The Politics of Complexity

The Politics of Complexity

THE SOURCE: “District Complexity as an Advantage in Congressional Elections” by Michael J. Ensley, Michael W. Tofias, and Scott de Marchi, in The American Journal of Political Science, Oct. ­2009.

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Ideologically driven gerrymandering over the past several decades has produced an in­creasing number of relatively homo­genous congressional districts represented by legislators with little to fear from most ­challengers.

But anyone who thinks more diverse districts are ­rough-­and-­tumble rings of fierce political competition has another thing coming. Political scientists Michael J. Ensley of Kent State University, Michael W. Tofias of the University of Wiscon­sin, Milwaukee, and Scott de Marchi of Duke University write that in districts where the political landscape is especially hard to understand, potential challengers rarely materialize, and when they do, they are more likely to ­lose.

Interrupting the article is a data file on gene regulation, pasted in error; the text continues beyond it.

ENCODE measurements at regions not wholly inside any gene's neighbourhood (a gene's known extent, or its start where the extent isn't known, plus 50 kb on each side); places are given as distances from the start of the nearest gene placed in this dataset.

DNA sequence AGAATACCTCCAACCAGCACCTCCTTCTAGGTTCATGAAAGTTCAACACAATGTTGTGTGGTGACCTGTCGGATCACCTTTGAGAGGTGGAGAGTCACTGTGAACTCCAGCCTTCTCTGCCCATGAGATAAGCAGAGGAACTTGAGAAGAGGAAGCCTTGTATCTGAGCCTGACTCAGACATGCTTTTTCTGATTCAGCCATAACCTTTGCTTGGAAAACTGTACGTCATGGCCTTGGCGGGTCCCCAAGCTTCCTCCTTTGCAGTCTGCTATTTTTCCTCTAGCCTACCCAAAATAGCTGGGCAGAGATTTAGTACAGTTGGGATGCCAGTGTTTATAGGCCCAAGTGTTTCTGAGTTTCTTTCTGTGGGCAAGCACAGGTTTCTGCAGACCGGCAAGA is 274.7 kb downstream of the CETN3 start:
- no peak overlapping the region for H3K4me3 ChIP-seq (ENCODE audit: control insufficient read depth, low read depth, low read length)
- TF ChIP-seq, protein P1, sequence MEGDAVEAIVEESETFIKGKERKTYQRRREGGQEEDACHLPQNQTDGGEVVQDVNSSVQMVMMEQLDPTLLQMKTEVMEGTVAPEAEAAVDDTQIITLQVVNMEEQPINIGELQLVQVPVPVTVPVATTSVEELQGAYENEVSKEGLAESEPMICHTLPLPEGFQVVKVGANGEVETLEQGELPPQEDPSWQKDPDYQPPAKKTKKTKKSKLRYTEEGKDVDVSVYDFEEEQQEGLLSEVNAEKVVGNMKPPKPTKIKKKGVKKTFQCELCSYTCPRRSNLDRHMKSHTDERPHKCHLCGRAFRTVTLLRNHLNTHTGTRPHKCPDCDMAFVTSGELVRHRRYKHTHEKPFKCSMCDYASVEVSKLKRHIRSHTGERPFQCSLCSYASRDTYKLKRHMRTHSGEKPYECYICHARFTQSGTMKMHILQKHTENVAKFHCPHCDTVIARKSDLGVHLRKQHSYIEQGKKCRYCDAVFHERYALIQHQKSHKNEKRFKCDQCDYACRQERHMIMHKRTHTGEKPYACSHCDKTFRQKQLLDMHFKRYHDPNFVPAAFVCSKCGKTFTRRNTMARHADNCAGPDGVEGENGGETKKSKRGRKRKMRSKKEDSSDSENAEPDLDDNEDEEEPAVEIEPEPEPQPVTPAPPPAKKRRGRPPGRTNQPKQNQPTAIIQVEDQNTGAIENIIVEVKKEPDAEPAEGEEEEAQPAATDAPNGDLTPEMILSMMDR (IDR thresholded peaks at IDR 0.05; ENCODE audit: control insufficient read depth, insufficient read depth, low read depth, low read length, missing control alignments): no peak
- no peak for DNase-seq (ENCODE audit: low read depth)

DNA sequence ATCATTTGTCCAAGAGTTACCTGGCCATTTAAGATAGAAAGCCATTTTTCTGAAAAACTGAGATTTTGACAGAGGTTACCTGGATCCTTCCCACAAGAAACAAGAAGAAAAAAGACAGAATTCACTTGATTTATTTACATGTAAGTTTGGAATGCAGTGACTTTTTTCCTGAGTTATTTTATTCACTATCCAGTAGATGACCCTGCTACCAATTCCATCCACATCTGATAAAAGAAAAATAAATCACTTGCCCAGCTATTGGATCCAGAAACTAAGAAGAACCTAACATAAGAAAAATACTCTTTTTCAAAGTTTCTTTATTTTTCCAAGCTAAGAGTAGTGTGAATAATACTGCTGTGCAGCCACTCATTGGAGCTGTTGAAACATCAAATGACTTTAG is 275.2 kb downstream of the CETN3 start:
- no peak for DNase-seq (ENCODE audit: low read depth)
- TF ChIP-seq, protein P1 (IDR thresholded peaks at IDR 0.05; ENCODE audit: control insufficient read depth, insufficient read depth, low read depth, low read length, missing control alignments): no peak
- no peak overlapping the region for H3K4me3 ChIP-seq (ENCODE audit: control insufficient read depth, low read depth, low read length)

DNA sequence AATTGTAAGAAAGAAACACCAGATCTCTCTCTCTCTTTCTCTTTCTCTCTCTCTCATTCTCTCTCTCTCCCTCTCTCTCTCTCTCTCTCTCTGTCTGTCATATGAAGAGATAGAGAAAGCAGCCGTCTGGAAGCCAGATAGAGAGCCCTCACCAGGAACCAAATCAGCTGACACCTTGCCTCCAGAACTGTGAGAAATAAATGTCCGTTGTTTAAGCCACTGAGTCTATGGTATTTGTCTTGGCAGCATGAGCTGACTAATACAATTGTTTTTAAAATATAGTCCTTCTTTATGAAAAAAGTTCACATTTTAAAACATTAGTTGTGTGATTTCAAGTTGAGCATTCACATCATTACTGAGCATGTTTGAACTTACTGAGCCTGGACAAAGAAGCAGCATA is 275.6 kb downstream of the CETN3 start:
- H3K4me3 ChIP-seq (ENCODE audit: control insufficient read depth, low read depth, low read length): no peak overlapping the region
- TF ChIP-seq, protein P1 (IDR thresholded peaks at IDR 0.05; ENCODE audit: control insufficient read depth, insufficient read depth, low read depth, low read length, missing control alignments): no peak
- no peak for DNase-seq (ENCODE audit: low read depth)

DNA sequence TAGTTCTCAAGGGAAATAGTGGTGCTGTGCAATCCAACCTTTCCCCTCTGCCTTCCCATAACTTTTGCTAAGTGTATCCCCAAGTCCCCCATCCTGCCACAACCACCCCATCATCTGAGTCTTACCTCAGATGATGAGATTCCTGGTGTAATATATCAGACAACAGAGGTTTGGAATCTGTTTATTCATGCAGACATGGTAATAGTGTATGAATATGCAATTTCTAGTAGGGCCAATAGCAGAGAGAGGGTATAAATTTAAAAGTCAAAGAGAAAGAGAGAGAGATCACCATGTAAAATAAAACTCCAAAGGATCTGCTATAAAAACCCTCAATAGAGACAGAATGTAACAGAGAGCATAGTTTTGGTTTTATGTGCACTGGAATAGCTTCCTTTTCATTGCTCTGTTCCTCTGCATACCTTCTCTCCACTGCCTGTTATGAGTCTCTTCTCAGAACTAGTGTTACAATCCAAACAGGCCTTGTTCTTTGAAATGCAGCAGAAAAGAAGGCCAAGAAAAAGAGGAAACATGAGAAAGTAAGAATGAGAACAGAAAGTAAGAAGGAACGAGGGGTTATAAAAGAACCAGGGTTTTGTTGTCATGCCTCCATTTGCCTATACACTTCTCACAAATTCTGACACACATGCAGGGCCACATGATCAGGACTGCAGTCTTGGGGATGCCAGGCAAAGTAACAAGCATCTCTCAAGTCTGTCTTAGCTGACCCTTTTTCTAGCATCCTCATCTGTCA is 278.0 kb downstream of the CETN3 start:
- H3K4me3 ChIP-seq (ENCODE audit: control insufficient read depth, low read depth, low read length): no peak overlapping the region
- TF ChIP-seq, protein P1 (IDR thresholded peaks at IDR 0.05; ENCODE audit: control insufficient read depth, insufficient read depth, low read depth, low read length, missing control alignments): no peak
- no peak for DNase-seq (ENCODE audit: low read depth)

The trio gauged the complexity of congressional districts by examining opinion-poll data on residents’ views on economic issues such as taxation and on cultural questions—­what to do about abortion, guns, and school prayer. Districts where the two areas of belief were highly correlated have “simple” political landscapes; a candidate in such a district can make accurate pre­dictions about how consti­tuents feel about gun control based on how they feel about taxes. In districts where people have, say, uni­formly conservative economic views but heterogenous social values, poten­tial challengers face a problem. In these “compli­cated” districts, putting together an accurate picture of people’s views requires a lot more polling than in a simple district (a process that can be quite expensive).

The 2000 election bore out the authors’ argument. In districts with greater political complexity,  a serious challenger was far less likely to emerge, and those who did fared much worse come Election Day. In the ever artless language of political scientists, “If we compare a district with a complexity score two standard deviations below the mean to a district with a score two stand­ard devia­tions above the mean, there is a 2.5 percent difference in the incumbent’s expected share of the vote.” Simply put, the more com­plex a district, the better the in­cumbent fared. Ensley and colleagues ex­plain, “By definition, an incum­bent has done a good job of finding a successful platform at least once.” Best of luck to the ­go-­get­ters who want to throw their hats in the ring.

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